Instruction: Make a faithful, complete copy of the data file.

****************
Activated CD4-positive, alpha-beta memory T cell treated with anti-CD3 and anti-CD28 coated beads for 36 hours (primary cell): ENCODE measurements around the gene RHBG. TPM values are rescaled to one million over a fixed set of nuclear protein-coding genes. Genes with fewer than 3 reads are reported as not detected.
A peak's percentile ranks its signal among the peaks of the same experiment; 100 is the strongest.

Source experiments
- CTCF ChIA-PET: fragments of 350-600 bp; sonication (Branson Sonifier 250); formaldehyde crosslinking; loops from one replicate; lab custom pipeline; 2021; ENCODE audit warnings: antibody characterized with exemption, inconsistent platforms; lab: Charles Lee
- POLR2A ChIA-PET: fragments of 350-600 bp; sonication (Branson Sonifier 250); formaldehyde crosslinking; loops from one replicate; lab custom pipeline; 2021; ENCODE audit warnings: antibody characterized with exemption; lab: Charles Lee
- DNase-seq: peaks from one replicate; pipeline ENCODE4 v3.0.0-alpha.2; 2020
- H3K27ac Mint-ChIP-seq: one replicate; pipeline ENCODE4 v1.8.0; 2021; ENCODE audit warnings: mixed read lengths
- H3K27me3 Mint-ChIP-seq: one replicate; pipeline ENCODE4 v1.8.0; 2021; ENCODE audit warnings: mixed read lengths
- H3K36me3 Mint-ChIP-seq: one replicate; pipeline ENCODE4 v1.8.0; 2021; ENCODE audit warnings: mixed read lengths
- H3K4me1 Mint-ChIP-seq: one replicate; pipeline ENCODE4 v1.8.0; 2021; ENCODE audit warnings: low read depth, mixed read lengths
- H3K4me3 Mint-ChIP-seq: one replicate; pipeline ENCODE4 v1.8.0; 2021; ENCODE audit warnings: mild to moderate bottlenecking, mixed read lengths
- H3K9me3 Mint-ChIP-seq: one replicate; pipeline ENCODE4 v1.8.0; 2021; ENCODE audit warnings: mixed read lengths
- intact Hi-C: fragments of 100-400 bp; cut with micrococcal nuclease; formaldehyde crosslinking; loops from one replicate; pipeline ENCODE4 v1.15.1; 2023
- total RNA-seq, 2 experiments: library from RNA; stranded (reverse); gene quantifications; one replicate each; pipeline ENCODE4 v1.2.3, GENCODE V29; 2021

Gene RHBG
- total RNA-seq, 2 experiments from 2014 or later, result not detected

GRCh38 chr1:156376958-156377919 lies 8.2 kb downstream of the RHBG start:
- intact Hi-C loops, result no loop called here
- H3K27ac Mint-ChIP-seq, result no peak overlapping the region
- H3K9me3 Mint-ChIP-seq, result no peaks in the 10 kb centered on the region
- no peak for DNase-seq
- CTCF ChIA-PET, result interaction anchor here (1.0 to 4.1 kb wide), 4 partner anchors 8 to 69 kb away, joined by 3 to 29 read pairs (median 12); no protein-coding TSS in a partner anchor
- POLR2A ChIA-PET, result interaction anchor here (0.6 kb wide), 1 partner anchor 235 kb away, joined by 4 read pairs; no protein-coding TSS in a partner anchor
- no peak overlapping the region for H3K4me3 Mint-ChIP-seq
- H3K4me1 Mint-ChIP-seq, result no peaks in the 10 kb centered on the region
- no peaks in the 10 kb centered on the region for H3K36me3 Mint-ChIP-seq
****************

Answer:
Activated CD4-positive, alpha-beta memory T cell treated with anti-CD3 and anti-CD28 coated beads for 36 hours (primary cell): ENCODE measurements around the gene RHBG. TPM values are rescaled to one million over a fixed set of nuclear protein-coding genes. Genes with fewer than 3 reads are reported as not detected.
A peak's percentile ranks its signal among the peaks of the same experiment; 100 is the strongest.

Source experiments
- CTCF ChIA-PET: fragments of 350-600 bp; sonication (Branson Sonifier 250); formaldehyde crosslinking; loops from one replicate; lab custom pipeline; 2021; ENCODE audit warnings: antibody characterized with exemption, inconsistent platforms; lab: Charles Lee
- POLR2A ChIA-PET: fragments of 350-600 bp; sonication (Branson Sonifier 250); formaldehyde crosslinking; loops from one replicate; lab custom pipeline; 2021; ENCODE audit warnings: antibody characterized with exemption; lab: Charles Lee
- DNase-seq: peaks from one replicate; pipeline ENCODE4 v3.0.0-alpha.2; 2020
- H3K27ac Mint-ChIP-seq: one replicate; pipeline ENCODE4 v1.8.0; 2021; ENCODE audit warnings: mixed read lengths
- H3K27me3 Mint-ChIP-seq: one replicate; pipeline ENCODE4 v1.8.0; 2021; ENCODE audit warnings: mixed read lengths
- H3K36me3 Mint-ChIP-seq: one replicate; pipeline ENCODE4 v1.8.0; 2021; ENCODE audit warnings: mixed read lengths
- H3K4me1 Mint-ChIP-seq: one replicate; pipeline ENCODE4 v1.8.0; 2021; ENCODE audit warnings: low read depth, mixed read lengths
- H3K4me3 Mint-ChIP-seq: one replicate; pipeline ENCODE4 v1.8.0; 2021; ENCODE audit warnings: mild to moderate bottlenecking, mixed read lengths
- H3K9me3 Mint-ChIP-seq: one replicate; pipeline ENCODE4 v1.8.0; 2021; ENCODE audit warnings: mixed read lengths
- intact Hi-C: fragments of 100-400 bp; cut with micrococcal nuclease; formaldehyde crosslinking; loops from one replicate; pipeline ENCODE4 v1.15.1; 2023
- total RNA-seq, 2 experiments: library from RNA; stranded (reverse); gene quantifications; one replicate each; pipeline ENCODE4 v1.2.3, GENCODE V29; 2021

Gene RHBG
- total RNA-seq, 2 experiments from 2014 or later, result not detected

GRCh38 chr1:156376958-156377919 lies 8.2 kb downstream of the RHBG start:
- intact Hi-C loops, result no loop called here
- H3K27ac Mint-ChIP-seq, result no peak overlapping the region
- H3K9me3 Mint-ChIP-seq, result no peaks in the 10 kb centered on the region
- no peak for DNase-seq
- CTCF ChIA-PET, result interaction anchor here (1.0 to 4.1 kb wide), 4 partner anchors 8 to 69 kb away, joined by 3 to 29 read pairs (median 12); no protein-coding TSS in a partner anchor
- POLR2A ChIA-PET, result interaction anchor here (0.6 kb wide), 1 partner anchor 235 kb away, joined by 4 read pairs; no protein-coding TSS in a partner anchor
- no peak overlapping the region for H3K4me3 Mint-ChIP-seq
- H3K4me1 Mint-ChIP-seq, result no peaks in the 10 kb centered on the region
- no peaks in the 10 kb centered on the region for H3K36me3 Mint-ChIP-seq